Switch headers Switch to TIGweb.org

Are you an TIG Member?
Click here to switch to TIGweb.org

HomeHomeExpress YourselfPanoramaAccountability for Adequate Nutrition for Children
a TakingITGlobal online publication

(Advanced Search)

Panorama Home
Issue Archive
Current Issue
Next Issue
Featured Writer
TIG Magazine
Short Story
My Content
Accountability for Adequate Nutrition for Children Printable Version PRINTABLE VERSION
by oke oyeleye, Nigeria Feb 24, 2003
Health , Food   Opinions
 1 2   Next page »


When a child is not adequately nourished it is not only the child's family but the society as a whole that have failed that child. There should be mechanisms for calling governments to account and correcting that failure. If the law says that children are entitled to some particular service as a matter of right, that law also should establish an accountability mechanism to assure that the service is provided adequately and effectively.

An implementation mechanism for achieving a goal has both monitoring and response components. The monitoring component assesses the distance and direction from the goal, and the response component acts to move toward the goal. An automobile driver, for example, monitors through her eyes, and responds by pressing the pedals and turning the steering wheel. Where the goal is to improve children's nutrition, the monitoring element could use indicators such as food intake or anthropometric measures to assess the location and extent of malnutrition in the society. The response element would involve feeding, health, and care programmes targeted to where the monitoring component showed it was needed.

There are many ways in which such a system could go wrong. The monitoring component may measure the wrong things, or it may not be very sensitive. Or the responses may not work well. For example, income transfers to the family may be diverted to uses other than meeting the needs of the child. Government-funded school lunch programmes that feed all public school students may feed many who do not need assistance, and thus may be unnecessarily costly. People who are technically entitled to a particular benefit may not know about it or may have difficulty accessing it. A child who is fed at a centralized feeding programme may for just that reason get less to eat at home. An effective system would notice these problems, and make constant course corrections to navigate the system toward the goal. The design of a system for assuring children's right to adequate nutrition would have to be refined over time until it could be shown that it really works.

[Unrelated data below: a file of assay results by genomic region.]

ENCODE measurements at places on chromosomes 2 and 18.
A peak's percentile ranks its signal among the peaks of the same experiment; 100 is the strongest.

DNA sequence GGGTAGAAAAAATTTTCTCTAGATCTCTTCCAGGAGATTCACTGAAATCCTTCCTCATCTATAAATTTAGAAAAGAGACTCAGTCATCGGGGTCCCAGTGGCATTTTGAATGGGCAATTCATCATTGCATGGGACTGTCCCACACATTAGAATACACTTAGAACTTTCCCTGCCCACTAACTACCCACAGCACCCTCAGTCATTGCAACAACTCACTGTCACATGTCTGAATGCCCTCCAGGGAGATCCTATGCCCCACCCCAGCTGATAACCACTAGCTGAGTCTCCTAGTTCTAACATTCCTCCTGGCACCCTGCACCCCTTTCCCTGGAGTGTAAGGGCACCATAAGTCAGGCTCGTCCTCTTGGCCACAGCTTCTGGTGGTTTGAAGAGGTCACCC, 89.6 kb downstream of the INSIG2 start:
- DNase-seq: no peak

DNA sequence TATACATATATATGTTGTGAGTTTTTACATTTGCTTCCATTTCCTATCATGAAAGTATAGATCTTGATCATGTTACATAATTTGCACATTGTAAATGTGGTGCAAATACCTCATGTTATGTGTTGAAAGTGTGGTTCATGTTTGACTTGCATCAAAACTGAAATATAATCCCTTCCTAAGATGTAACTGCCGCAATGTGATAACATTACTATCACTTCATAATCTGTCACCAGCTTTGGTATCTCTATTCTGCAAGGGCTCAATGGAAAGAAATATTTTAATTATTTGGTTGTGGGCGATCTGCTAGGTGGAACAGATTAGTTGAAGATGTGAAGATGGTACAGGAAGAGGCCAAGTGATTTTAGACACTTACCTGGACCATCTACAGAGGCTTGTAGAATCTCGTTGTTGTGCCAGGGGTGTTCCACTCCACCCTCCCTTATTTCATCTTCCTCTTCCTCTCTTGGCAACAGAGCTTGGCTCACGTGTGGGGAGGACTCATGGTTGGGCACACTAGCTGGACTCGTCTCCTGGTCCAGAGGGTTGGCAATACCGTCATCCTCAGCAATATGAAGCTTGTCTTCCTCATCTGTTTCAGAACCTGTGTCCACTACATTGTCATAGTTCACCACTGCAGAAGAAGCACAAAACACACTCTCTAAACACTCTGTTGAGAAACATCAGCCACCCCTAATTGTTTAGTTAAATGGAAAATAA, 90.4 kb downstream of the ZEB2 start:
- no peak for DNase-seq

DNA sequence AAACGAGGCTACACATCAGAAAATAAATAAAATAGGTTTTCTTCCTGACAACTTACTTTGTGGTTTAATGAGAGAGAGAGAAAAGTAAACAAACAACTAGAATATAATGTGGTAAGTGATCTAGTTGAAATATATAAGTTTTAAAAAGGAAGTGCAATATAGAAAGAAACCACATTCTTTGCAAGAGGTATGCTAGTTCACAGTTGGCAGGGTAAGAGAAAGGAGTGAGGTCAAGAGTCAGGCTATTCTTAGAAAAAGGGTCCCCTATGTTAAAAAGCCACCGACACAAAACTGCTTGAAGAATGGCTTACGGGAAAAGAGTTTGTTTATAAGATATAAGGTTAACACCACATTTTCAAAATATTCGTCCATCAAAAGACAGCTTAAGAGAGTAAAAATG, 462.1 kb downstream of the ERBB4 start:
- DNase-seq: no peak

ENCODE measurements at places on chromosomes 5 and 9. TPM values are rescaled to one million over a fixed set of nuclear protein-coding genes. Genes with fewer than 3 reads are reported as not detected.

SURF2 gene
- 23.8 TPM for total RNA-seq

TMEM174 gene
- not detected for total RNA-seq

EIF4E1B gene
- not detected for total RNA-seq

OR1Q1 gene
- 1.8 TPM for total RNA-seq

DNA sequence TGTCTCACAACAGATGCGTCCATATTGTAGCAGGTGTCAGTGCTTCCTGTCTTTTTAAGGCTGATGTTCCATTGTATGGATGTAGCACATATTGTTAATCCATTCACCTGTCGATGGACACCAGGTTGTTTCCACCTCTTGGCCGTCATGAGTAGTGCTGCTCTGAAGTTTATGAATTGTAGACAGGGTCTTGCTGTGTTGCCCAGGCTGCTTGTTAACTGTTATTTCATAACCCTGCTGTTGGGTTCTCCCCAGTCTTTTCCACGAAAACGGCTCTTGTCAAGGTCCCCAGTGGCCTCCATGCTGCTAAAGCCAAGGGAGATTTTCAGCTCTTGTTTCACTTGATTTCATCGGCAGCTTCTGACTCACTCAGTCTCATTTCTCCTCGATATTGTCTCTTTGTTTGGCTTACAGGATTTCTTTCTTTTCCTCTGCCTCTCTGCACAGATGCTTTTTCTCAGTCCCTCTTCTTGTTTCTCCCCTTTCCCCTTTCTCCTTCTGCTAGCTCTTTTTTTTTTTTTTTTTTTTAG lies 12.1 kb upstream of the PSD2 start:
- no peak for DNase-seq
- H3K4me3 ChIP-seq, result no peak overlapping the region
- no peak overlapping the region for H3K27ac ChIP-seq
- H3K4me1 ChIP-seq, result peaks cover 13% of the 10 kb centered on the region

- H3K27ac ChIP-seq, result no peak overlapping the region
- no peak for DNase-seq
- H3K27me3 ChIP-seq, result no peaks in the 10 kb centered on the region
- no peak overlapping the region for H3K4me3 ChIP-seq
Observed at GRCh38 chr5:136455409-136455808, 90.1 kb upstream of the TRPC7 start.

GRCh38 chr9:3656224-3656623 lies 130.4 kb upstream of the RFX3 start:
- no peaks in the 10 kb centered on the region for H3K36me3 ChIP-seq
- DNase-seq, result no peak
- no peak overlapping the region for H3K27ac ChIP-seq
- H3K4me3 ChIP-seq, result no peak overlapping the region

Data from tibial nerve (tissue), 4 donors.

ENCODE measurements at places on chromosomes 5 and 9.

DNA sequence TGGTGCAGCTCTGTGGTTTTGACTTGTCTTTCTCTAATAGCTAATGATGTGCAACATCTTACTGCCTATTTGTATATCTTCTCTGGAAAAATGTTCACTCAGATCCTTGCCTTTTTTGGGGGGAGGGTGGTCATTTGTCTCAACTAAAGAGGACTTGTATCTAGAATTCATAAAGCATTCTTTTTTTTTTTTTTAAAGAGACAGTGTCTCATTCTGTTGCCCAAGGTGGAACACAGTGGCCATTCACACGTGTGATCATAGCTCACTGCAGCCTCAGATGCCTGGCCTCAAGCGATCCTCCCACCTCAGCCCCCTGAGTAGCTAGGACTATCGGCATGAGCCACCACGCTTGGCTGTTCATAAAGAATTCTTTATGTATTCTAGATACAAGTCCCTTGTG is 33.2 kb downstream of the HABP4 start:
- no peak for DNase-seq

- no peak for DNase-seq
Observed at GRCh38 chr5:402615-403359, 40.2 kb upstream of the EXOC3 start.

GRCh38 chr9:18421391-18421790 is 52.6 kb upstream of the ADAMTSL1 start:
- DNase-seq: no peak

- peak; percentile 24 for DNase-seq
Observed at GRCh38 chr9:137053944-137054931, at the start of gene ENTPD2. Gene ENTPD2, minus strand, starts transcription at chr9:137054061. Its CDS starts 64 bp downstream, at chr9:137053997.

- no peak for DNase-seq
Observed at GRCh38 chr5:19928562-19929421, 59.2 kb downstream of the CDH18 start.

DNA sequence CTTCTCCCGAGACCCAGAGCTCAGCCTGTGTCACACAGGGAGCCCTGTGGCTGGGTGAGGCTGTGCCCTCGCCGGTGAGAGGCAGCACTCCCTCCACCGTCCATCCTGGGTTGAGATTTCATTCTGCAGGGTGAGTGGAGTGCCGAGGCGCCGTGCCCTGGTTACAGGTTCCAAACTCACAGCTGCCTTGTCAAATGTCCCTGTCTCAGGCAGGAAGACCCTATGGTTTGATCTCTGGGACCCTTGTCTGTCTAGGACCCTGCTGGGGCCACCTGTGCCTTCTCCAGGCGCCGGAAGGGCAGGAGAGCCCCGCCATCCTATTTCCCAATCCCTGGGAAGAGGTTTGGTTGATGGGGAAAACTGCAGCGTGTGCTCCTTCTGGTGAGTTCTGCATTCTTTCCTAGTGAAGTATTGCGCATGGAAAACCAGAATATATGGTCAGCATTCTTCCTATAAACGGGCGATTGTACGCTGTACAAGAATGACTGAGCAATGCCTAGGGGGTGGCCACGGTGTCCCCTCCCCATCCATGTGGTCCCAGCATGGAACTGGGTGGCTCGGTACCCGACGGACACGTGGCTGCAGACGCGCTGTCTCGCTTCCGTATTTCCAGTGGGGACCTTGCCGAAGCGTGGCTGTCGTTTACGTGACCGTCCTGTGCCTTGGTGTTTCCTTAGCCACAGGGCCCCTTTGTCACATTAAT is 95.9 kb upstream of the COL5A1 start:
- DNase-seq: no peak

Social service programmes usually reach only some of the needy some of the time. Governments may boast about the number of individuals served, but they tend to be silent about the number of people who are needy but are not served. Accountability means paying attention to that shortfall. The obligation is not simply to provide some service, but to end the problem of malnourished children. Any government that really wants to end childhood malnutrition should be willing to make itself accountable for meeting that challenge.

Assurance that services will be provided results not simply from the creation of service programmes (e.g., school lunches, nutrition education programmes) but from institutionalized mechanisms to establish accountability. An accountability (or compliance) mechanism watches the implementation mechanism to make sure it does its job well. It is located outside the implementation mechanism, and may have its own separate monitoring procedures. Governments have their legislative auditors and Inspector Generals to make sure government agencies stay on track.

In the United States, there is a compliance monitoring procedure designed to assure that the states provide disabled children the educational services to which they are entitled under the law. If a government wants to assure that it will always be attentive to the concerns of children, it could pay for an independent Children's Ombudsman to handle complaints against the government.

Many different kinds of measures can be used to provide accountability. In a well-designed system of rights there will be specialized government agencies (such as Inspector Generals) to assure the accountability of implementing agencies. If they are absent or ineffective, non-governmental agencies can hold the implementing agencies to account.

The use, or threat of use, of the judicial system can be a potent means for keeping implementing agencies on track, but other more political means (such as public information campaigns through the media) may be used as well. In Hawaii, the non-governmental Children's Rights
Coalition has launched a suit against the state government for its failure to provide mandated educational services for learning disabled children. The legal action is being accompanied by a public information programme that will help people to understand their children's rights. If there were a right-to-adequate-nutrition on the books, such a coalition also could bring action against the government for failing to prevent malnutrition.

In general, if the system threatens to go off the tracks, the compliance or accountability mechanism sounds an alarm and takes action to correct the implementation mechanism. Accountability means there are independent observers of the implementation mechanism that have some capacity to take or call for corrective action if the system is not operating well. Ideally there should be explicit standards against which the accountability agency evaluates the performance of the implementing agency. Theaccountability agency is in effect a permanent auditor.

 1 2   Next page »   


You must be logged in to add tags.

Writer Profile
oke oyeleye

This user has not written anything in his panorama profile yet.
You must be a TakingITGlobal member to post a comment. Sign up for free or login.